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Martha Leslie Douglas

Atlanta, GA, 1922 - 2021

Pioneering journalist Martha Leslie Douglas, longtime reporter and columnist for the Arkansas Gazette, died July 29 in Atlanta. She was 98.
Douglas was hired to the Gazette in 1950 by editor Harry Ashmore as a general assignment reporter, one of only two women in the newsroom. In an era when women journalists were usually relegated to the society pages, her first assignment was a story on school integration developments in Arkansas County. That story turned into a regular assignment covering Arkansas schools. She also wrote about the federal courts and state and federal elections, including Senator John McClellan's 1954 re-election campaign.
In 1956, Douglas became the Gazette's television and radio columnist, a position she held until her retirement in September 1983. Her duties also included writing about education and religion for the Sunday edition.
Douglas attended college at Texas State College for Women (now Texas Woman's University) in Denton, Texas, where in September 1946, she became the first editor of a daily women's college newspaper in the United States, an accomplishment noted by President Harry Truman.
She began her journalism career at the Denton Record Chronicle, worked as a secretary at a department store in Cleveland, then returned to Arkansas to begin work at the Gazette.
Born November 28, 1922, in Warren, Ark., Douglas moved with her family as her father, a paper mill worker, searched for employment during the Depression. The family settled in DeWitt, Ark., where her father worked as a barber and her mother as a switchboard operator. She was valedictorian of DeWitt High School in 1940.
At the Gazette, she met Bob Douglas, whom she married in 1955. She moved to a desk job to focus on raising a family. Son Bruce was born in 1957, son Alan in 1959 and daughter Leslie in 1964.
After she retired from the Gazette, she moved to Fayetteville, Ark., to join her husband, who had left his position as Gazette managing editor, to become chairman of the University of Arkansas' journalism department. In Fayetteville, Martha and Bob Douglas were part of a vibrant circle of journalists, writers, professors, physicians and many others. She took full advantage of the university, auditing classes in political science, history, English, anthropology and astronomy. She volunteered with Friends of the Fayetteville Library and resumed a life-long interest in bridge.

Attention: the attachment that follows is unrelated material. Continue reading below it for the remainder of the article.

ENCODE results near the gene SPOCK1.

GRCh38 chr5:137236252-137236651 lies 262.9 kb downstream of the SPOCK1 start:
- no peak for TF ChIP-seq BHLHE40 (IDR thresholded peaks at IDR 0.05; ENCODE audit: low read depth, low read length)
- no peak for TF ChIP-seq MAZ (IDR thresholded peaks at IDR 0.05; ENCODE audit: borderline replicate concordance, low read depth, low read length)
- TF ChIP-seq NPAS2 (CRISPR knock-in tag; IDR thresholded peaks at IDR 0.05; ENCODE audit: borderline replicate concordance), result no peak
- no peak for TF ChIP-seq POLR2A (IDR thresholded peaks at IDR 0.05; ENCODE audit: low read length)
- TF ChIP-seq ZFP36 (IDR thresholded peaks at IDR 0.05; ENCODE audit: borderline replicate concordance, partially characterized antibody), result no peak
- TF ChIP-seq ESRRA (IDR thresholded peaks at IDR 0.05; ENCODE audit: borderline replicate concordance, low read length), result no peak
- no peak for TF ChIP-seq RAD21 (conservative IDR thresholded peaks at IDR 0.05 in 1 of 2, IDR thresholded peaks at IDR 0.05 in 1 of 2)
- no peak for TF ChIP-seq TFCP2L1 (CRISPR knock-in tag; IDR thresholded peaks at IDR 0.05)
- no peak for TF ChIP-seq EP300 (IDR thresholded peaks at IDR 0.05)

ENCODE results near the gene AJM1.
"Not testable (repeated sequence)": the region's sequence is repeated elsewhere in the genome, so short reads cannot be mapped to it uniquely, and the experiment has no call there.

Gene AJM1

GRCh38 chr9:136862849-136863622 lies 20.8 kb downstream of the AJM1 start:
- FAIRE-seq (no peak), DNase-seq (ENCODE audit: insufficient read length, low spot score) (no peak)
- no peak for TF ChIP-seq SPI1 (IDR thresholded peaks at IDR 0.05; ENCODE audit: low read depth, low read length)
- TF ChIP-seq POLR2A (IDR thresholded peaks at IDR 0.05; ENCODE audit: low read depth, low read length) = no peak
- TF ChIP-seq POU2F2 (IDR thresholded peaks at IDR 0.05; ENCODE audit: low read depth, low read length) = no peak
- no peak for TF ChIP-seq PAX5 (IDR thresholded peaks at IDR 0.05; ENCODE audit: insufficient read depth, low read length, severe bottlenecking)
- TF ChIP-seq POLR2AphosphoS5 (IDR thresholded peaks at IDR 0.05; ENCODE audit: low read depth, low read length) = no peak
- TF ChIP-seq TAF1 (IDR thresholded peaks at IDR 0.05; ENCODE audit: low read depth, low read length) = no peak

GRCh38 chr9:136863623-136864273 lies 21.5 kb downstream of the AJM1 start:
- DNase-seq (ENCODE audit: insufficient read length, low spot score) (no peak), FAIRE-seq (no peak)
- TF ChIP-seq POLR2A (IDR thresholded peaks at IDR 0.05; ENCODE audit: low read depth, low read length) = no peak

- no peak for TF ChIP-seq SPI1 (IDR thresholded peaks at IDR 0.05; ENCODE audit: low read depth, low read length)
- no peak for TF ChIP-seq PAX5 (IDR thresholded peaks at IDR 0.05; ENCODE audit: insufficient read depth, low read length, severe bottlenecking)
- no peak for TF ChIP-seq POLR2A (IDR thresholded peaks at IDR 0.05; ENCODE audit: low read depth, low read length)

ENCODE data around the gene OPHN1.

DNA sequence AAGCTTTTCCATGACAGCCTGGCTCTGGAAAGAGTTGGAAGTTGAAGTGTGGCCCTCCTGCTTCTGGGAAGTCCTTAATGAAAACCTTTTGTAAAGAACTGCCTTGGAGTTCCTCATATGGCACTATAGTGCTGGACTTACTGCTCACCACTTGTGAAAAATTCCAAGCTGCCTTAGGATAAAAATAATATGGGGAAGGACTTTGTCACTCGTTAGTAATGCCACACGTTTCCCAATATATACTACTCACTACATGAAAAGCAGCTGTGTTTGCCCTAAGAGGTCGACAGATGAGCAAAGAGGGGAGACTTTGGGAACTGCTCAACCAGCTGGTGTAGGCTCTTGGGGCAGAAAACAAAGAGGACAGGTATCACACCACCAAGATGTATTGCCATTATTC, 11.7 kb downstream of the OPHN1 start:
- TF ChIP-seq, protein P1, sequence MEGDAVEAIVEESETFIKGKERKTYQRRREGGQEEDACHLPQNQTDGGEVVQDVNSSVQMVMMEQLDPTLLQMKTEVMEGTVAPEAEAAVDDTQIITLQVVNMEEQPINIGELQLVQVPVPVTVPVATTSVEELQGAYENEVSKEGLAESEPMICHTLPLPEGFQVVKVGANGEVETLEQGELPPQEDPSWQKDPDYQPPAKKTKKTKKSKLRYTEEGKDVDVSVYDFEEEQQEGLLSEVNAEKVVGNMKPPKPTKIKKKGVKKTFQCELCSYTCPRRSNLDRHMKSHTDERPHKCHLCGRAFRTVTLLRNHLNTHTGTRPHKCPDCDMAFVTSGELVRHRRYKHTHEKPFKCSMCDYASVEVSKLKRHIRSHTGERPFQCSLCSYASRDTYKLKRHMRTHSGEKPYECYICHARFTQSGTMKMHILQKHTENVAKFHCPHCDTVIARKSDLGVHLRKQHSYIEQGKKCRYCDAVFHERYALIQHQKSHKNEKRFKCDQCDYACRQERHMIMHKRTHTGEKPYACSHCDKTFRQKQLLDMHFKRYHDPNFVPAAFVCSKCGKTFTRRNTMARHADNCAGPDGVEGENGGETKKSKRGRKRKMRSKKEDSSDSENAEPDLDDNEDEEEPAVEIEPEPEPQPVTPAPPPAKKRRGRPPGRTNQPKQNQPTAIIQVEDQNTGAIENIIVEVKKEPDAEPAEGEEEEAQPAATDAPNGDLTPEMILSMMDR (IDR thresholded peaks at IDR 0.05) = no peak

Family remained a focus for her in Fayetteville, where she hosted children and grandchildren.
Three years after Bob Douglas' death in 2002, Martha moved to a retirement community in Atlanta, Ga., where Bruce and Leslie lived and all four grandchildren were born and raised. She was a devoted and active grandmother, with a love for competitive games, playing basketball with her youngest grandchildren well into her 80s. In the retirement community, she managed the community's library and organized a book club, several bridge groups, and what she sardonically referred to as a Democratic Party cell.
Although congestive heart failure sapped her physical strength, she remained mentally sharp until her death, wryly funny, pragmatic and never reluctant to express an opinion. Her spirit was bold and fierce throughout life, yet soft and gentle as she cared for family and friends.
Douglas is survived by sons Bruce and Alan; daughter, Leslie Douglas Bowler; grandchildren, Scott Douglas, Kelly Douglas Stone, Michael and Connor Bowler; great-granddaughter, Sybil Fintzi-Douglas; daughter-in-law, Leigh Douglas; son-in-law, John Bowler; extended family; and close friends in Arkansas, Georgia and beyond.
The family intends to inter her ashes at her husband's gravesite at the National Cemetery in Fayetteville, Ark. In lieu of flowers, the family suggests donations to the Walter J. Lemke Department of Journalism at the University of Arkansas. Make checks payable to the University of Arkansas Foundation, memo line "In memory of Martha Douglas." Mail to:
School of Journalism and Strategic Media
Office of Development and External Relations
1 University of Arkansas, 525 Old Main
Fayetteville, AR 72701
Also appreciated and appropriate: donating time, books or money to a local library.

Published August 3, 2021

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